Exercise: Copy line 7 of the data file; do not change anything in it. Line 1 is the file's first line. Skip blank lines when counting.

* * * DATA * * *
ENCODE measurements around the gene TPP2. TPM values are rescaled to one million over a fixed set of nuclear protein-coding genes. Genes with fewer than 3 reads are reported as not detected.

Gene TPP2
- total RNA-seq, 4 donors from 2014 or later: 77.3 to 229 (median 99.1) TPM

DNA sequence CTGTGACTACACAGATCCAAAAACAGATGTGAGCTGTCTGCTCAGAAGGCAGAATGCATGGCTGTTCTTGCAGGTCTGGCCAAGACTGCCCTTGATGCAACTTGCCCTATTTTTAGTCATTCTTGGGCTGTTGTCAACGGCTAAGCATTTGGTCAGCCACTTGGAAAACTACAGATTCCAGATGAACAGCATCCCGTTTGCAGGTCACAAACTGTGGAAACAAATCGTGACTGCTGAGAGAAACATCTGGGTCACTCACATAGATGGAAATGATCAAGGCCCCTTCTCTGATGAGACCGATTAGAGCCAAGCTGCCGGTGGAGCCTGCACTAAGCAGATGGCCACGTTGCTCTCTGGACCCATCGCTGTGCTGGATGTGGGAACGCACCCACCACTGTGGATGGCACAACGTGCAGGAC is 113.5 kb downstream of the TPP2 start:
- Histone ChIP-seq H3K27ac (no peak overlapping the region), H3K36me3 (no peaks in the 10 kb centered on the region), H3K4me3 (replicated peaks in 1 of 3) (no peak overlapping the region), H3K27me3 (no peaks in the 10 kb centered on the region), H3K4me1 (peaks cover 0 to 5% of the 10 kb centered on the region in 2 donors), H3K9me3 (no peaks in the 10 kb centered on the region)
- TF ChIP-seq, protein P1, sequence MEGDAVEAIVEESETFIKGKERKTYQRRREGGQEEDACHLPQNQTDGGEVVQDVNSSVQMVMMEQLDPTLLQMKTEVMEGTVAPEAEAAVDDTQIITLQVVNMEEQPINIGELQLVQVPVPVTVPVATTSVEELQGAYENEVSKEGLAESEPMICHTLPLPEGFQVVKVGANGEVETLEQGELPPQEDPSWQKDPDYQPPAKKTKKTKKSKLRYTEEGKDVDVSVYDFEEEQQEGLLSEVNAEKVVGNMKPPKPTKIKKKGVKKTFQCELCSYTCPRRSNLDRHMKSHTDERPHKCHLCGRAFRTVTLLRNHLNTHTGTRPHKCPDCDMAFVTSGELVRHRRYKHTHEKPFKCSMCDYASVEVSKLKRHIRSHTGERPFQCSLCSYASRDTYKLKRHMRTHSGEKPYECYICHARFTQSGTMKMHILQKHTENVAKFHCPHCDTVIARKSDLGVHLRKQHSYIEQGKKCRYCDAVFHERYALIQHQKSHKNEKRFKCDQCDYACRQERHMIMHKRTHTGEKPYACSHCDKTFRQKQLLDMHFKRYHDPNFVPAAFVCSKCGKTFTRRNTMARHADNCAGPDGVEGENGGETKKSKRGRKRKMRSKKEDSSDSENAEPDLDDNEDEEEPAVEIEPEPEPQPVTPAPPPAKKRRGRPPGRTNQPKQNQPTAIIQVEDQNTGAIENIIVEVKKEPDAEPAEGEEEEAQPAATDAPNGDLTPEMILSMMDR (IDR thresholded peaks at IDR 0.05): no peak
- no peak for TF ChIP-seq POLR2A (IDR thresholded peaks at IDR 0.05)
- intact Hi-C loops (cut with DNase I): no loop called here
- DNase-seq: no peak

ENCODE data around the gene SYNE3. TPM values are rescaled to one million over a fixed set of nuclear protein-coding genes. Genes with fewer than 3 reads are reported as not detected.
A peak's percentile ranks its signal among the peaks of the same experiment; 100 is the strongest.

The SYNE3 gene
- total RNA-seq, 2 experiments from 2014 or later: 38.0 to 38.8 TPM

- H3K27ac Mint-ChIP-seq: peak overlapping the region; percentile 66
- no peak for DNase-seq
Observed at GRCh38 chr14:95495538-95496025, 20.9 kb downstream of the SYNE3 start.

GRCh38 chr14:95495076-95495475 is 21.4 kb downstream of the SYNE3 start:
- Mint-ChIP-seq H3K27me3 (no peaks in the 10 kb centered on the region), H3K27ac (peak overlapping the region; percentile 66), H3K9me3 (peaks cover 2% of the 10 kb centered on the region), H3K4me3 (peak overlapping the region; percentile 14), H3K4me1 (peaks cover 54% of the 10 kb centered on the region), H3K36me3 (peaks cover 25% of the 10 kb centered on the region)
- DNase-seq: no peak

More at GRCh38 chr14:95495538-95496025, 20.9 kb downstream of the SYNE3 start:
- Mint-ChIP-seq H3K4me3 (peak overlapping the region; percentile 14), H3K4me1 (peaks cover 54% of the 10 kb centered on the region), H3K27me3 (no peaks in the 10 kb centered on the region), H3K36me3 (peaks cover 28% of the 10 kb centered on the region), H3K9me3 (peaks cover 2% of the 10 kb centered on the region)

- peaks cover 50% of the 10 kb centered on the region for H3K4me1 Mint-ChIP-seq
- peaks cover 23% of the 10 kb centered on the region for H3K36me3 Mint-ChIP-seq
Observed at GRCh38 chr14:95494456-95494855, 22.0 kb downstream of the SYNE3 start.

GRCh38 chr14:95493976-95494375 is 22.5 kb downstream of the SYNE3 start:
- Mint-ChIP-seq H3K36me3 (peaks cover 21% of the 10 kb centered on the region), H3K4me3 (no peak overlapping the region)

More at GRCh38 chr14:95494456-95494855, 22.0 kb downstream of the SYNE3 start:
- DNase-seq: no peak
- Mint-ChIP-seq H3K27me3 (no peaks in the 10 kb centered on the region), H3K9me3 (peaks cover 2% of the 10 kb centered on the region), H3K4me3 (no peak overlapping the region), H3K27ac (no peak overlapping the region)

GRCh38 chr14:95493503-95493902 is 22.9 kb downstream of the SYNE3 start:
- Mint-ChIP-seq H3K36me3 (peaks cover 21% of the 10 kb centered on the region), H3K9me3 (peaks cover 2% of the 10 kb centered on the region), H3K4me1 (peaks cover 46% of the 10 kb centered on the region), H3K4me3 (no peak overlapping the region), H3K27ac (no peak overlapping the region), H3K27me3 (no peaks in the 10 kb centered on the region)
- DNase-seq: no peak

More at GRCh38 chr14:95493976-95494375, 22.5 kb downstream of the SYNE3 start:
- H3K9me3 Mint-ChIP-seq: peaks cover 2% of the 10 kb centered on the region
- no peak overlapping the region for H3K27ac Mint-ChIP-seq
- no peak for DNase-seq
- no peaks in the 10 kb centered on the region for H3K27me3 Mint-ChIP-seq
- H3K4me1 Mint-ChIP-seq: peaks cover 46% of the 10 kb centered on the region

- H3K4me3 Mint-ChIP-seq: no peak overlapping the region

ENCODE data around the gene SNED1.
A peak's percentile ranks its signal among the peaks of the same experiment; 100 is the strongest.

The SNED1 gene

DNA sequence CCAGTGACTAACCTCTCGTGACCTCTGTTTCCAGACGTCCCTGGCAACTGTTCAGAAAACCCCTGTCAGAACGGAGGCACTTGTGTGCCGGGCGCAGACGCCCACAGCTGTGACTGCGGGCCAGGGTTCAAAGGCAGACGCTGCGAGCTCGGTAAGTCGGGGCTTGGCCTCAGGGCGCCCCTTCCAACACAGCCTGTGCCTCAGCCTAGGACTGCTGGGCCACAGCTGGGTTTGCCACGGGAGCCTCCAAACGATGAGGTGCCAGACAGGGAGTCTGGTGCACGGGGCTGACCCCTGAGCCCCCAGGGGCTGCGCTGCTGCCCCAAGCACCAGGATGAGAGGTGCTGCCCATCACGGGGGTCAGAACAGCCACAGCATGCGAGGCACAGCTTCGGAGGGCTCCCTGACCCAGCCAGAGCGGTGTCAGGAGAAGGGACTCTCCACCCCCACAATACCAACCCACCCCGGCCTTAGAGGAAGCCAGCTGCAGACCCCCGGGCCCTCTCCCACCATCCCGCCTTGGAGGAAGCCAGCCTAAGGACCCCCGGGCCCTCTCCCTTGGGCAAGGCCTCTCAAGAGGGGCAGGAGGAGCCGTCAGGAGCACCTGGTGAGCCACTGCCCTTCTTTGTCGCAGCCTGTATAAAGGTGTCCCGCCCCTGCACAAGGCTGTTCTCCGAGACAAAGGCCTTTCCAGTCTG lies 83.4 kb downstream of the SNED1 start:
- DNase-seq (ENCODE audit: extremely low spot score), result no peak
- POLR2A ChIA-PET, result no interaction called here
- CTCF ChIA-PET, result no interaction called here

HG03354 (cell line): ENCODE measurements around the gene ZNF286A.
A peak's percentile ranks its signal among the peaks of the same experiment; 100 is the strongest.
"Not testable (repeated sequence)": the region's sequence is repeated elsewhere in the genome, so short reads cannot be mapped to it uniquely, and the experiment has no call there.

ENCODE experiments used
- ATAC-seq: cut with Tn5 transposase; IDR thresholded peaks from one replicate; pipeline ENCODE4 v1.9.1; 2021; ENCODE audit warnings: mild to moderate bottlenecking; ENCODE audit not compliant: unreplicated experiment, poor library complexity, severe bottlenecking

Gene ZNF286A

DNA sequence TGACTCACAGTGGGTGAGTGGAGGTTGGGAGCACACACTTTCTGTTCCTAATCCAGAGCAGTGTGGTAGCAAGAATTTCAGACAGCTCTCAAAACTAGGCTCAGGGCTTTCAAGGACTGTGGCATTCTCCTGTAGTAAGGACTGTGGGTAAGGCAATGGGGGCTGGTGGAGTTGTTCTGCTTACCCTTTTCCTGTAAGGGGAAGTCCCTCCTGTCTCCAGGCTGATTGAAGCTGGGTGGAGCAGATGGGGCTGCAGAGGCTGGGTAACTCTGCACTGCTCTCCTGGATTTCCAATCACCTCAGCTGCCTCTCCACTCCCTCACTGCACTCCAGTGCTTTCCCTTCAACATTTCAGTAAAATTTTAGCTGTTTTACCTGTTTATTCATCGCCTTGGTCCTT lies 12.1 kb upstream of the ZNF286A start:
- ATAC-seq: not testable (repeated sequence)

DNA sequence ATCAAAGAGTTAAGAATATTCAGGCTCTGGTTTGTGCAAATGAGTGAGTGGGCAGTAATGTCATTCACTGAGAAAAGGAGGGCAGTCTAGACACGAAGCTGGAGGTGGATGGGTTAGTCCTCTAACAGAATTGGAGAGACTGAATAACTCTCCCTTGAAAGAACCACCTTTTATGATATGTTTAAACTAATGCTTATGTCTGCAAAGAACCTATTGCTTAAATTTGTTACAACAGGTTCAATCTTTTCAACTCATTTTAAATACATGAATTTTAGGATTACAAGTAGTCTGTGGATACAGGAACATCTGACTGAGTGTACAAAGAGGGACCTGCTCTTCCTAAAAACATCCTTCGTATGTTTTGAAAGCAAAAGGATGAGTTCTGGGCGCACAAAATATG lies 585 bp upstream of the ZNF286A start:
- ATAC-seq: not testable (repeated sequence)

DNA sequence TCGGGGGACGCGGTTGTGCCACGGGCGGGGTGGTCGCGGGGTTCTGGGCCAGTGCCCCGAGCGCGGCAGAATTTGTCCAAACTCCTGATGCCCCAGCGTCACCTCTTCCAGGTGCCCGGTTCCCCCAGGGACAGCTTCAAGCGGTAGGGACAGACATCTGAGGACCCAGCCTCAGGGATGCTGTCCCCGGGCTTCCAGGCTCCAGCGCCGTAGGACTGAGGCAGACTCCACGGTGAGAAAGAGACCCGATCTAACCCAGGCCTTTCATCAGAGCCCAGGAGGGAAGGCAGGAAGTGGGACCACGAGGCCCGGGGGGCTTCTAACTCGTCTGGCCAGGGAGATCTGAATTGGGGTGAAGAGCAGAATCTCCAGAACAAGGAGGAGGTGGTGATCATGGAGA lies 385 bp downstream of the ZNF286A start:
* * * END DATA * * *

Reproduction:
- no peak for TF ChIP-seq POLR2A (IDR thresholded peaks at IDR 0.05)